As Justice Potter Stewart wrote in a 1974 dissent: "A basic change in the law upon a ground no firmer than a change in our membership invites the popular misconception that this institution is little different from the two political branches of the government."In the affirmative action cases, as in many, many cases, O'Connor took positions based on her idiosyncratic balancing of multiple factors. That makes it easy, in the next case, to reach a different result without needing to overrule anything. If in the process of deciding the new case the Court crispens and clarifies the doctrine, it won't need to portray what it's doing as overruling.
He added, "No misconception could do more lasting injury to this court."...
Suzanna Sherry, a constitutional law professor at Vanderbilt University Law School in Nashville, Tenn., says it can be difficult to predict how a new justice may vote when legal precedents are on the line. The justice's personal views regarding a case may not control the final outcome, she says.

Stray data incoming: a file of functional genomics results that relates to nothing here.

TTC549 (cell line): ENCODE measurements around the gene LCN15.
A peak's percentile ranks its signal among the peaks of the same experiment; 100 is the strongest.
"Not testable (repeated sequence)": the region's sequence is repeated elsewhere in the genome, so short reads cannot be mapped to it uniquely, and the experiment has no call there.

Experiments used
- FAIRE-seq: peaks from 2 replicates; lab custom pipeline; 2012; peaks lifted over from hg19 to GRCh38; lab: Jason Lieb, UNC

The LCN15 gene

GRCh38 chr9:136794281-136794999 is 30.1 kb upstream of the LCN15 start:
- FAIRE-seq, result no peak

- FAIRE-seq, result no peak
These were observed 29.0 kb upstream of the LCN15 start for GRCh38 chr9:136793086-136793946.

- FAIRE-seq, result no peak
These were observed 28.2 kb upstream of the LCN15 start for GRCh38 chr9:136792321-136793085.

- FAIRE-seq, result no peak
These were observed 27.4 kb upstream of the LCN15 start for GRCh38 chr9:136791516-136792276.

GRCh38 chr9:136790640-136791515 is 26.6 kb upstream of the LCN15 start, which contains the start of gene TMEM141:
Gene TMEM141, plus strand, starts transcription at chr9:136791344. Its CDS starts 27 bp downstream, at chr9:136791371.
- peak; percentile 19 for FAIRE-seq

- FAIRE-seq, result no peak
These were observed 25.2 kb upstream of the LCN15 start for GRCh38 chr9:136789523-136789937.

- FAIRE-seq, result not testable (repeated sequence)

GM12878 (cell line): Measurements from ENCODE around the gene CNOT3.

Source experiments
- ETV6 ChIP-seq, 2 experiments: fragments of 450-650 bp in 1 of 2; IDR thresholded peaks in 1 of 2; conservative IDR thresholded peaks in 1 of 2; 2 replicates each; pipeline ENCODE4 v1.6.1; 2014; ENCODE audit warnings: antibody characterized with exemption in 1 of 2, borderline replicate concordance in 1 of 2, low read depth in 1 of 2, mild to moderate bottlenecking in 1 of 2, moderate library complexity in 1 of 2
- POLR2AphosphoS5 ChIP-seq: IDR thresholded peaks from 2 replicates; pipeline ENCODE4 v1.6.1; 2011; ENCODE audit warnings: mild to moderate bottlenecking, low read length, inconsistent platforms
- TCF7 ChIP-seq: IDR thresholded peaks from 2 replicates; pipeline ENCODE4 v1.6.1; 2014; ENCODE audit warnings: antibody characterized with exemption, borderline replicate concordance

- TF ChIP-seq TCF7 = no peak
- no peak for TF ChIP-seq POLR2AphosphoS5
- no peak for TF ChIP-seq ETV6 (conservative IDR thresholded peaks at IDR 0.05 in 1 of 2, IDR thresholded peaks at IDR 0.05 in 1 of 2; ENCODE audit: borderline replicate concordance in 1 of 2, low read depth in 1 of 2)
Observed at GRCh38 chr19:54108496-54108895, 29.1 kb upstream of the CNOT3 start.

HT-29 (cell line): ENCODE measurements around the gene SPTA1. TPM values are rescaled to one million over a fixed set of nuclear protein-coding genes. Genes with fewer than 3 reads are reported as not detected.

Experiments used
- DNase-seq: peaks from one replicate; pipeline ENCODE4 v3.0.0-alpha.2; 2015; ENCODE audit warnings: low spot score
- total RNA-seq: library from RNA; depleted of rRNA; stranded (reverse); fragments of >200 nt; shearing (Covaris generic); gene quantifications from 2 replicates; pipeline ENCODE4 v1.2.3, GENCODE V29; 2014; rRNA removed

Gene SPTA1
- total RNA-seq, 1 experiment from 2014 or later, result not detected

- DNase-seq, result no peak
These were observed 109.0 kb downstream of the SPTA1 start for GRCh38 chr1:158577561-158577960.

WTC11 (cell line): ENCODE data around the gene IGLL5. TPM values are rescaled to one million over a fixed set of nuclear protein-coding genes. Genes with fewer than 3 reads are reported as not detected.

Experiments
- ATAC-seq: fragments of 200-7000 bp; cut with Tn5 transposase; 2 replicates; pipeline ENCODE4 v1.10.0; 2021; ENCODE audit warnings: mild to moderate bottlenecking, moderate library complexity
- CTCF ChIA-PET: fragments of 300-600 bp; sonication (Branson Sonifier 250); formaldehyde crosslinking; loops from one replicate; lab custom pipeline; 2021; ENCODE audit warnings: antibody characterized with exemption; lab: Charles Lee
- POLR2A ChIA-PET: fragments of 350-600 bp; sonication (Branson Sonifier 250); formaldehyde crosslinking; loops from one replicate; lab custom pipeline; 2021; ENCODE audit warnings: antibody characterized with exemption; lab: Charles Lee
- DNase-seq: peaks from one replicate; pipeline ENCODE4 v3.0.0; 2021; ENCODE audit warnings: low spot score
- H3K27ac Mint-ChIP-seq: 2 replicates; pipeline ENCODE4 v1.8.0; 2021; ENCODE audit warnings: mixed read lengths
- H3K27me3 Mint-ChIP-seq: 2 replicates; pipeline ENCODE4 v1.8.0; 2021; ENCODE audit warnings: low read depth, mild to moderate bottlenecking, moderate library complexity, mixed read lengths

"A judge who thinks affirmative action is unconstitutional but who is also strongly influenced by principles of stare decisis might decide not to overrule the earlier case, but to limit it, and not extend it in the next case," Professor Sherry says.
Though we will always remember Justice O'Connor as the first woman on the Court and the person who defined the Court's balance point for a quarter century, the impression she made on constitutional law doctrine is likely to dissipate quickly -- and without the sort of dramatic overrulings that ordinary people notice.
Nonetheless, there will be lots of jabber about posturing about the value of precedent at the Senate hearings.